A clever little computer program called a spell-checker is often referred to – especially by poor spellers – as the greatest thing since sliced bread. As you type away on your keyboard, the spell-checker miraculously sniffs out words that appear to be improperly spelled. It does this in nanoseconds by comparing each word against its storehouse of correctly spelled words that seem to fit what's being described.
Some spell-checkers just highlight suspicious words and let the writer decide what to do about them. More assertive programs go right ahead and change the spelling. In the previous sentence, for instance, we deliberately mistyped the word assertive as asertive, and our spell-checker fixed it before our eyes.
Critics complain that spell-check programs have made lazy spellers of us all. But that's not their greatest peril. Just ask the folks at Middletown Area High School in Pennsylvania.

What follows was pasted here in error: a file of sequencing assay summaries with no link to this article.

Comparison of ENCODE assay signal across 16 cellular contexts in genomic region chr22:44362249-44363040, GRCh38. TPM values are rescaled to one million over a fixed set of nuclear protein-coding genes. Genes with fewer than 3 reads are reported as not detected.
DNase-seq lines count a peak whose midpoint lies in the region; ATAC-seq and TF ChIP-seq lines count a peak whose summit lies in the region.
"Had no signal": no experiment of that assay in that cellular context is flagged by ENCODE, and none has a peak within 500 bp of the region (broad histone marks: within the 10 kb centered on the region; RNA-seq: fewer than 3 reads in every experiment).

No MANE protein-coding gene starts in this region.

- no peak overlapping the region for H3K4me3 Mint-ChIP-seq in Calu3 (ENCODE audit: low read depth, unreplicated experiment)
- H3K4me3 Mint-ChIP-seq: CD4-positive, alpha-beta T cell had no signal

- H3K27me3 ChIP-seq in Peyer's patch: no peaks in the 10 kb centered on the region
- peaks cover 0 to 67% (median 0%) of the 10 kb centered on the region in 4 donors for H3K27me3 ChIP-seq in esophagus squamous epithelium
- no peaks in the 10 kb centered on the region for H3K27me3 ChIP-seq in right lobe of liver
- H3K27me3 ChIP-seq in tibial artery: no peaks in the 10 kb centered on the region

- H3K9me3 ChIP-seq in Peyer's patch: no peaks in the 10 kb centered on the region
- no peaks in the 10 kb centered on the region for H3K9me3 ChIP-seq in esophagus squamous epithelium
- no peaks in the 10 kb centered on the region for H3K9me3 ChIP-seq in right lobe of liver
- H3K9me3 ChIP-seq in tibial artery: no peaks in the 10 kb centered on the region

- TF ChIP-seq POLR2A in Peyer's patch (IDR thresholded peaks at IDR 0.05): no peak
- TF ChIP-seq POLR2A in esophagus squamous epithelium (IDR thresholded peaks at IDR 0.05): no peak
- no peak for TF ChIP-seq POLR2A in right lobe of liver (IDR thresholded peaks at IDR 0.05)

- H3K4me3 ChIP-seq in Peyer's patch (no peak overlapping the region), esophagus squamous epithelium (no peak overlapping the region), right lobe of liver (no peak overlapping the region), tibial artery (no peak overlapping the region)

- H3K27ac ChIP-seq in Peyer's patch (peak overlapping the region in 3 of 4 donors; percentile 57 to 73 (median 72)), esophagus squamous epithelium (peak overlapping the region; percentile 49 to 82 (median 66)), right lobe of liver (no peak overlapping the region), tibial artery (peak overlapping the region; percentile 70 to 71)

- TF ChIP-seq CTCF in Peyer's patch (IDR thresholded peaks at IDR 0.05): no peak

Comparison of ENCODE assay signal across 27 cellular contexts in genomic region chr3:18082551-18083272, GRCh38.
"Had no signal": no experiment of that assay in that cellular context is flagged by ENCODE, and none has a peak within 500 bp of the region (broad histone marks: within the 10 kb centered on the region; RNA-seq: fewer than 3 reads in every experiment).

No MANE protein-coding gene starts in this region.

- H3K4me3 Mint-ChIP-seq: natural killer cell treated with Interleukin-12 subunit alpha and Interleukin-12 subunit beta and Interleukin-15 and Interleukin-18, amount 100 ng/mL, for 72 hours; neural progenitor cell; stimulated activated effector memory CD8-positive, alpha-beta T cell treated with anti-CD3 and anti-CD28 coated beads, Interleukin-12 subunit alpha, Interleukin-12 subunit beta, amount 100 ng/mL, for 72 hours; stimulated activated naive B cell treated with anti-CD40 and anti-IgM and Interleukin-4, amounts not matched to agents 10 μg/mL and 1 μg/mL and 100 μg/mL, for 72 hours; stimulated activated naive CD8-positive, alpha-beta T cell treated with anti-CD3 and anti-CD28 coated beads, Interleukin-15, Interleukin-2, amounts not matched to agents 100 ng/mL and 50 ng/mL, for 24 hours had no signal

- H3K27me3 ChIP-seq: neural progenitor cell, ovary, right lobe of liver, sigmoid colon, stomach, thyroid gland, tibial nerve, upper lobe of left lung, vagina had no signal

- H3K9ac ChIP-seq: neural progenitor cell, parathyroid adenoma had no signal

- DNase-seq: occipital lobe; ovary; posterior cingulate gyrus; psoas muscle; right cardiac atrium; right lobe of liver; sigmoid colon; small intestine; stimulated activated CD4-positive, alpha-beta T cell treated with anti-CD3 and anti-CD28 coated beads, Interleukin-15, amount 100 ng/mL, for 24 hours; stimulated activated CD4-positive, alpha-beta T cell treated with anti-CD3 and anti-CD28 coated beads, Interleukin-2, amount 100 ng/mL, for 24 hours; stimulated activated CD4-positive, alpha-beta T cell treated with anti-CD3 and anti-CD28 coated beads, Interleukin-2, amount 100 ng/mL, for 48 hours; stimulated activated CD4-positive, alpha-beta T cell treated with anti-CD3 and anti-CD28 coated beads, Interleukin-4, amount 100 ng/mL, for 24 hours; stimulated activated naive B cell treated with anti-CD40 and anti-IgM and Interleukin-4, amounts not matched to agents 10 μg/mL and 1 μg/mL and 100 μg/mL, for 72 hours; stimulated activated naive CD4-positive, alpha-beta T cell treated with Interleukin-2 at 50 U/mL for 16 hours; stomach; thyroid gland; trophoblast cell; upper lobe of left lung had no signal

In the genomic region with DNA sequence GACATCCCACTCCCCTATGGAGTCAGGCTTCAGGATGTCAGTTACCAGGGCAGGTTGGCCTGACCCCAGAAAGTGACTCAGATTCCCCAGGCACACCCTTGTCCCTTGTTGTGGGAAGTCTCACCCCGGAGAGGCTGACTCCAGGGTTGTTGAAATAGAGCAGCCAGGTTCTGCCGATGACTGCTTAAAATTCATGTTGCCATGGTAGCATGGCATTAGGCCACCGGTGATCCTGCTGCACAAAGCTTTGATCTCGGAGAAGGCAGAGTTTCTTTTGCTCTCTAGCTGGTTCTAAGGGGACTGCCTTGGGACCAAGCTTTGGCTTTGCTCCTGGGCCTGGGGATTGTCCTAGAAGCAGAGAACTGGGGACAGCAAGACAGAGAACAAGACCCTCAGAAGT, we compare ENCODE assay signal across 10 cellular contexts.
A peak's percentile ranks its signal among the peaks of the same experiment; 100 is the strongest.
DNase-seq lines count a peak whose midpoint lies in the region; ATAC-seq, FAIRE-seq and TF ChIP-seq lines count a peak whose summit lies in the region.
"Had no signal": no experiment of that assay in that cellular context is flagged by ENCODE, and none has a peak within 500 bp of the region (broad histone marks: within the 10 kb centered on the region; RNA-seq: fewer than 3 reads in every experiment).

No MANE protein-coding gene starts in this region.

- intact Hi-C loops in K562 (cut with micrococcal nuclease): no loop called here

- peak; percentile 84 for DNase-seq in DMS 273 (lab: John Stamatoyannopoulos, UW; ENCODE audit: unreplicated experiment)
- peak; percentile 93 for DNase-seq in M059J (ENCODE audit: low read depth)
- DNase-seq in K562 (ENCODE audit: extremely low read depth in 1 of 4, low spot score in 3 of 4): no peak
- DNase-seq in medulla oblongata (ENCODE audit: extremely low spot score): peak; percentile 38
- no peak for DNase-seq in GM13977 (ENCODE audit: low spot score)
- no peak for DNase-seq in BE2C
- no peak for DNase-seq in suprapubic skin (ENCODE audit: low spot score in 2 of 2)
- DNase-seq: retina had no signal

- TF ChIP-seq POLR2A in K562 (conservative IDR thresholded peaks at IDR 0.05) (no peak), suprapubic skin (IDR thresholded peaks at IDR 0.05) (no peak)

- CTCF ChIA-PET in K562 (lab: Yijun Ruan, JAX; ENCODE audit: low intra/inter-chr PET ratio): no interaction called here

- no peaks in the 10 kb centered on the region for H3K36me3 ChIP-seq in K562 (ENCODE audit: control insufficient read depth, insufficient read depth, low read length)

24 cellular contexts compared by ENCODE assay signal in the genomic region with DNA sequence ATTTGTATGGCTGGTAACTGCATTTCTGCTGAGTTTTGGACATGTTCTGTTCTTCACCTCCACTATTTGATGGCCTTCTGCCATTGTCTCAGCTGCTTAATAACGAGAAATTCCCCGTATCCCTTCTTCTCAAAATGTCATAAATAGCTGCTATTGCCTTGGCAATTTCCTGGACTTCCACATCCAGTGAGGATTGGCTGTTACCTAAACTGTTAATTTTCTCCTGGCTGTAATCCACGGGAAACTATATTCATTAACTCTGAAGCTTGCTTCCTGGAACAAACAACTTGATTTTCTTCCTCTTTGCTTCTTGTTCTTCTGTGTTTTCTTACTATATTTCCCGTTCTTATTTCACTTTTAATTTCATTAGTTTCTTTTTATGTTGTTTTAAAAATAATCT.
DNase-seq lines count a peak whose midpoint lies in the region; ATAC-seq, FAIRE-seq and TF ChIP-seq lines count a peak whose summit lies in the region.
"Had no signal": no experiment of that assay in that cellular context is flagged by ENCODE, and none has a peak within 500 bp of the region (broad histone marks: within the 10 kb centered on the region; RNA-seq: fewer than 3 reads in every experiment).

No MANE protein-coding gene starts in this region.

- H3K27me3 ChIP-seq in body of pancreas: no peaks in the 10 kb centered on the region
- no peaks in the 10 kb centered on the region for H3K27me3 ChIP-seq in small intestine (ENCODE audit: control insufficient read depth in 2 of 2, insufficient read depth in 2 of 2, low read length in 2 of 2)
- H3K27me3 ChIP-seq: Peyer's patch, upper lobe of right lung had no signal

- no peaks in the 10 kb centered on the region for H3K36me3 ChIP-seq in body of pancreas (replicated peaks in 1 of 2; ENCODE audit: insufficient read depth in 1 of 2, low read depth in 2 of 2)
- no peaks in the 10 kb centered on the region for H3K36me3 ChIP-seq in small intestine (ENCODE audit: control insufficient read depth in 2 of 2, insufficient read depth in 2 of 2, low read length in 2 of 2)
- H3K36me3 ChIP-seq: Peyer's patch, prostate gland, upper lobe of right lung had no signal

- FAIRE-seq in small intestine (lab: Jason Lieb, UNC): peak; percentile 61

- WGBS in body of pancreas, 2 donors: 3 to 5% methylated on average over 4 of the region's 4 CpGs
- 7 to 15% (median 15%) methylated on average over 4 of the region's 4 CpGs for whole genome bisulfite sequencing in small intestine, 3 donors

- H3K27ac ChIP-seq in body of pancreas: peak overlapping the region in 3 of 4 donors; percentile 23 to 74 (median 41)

Like most U.S. high schools, Middletown High publishes a yearbook full of photographs and stories about its students and their activities. It's a keepsake that can bring back fond memories years later.
Or not-so-fond memories, in the case of dozens of Middletown High students whose names were hideously misspelled by a spell-checker run amok! For some bizarre reason, it turned Max Zupanovic, for instance, into Max Supernova. Similarly, Cameron Bendgen became Cameron Bandage, Kathy Carbaugh was identified as Kathy Airbag, and so forth. You see, spell-checkers don't always know what to do with uncommon proper names.
The yearbook publisher breezily reported that his spell-checkers make these mistakes all the time. He offered stickers with the correct spellings to paste over the mistaken names.
Thus, in Middletown, Pennsylvania, at least, spell-checkers are now held in somewhat lower esteem than sliced bread. Just ask Kathy Airbag.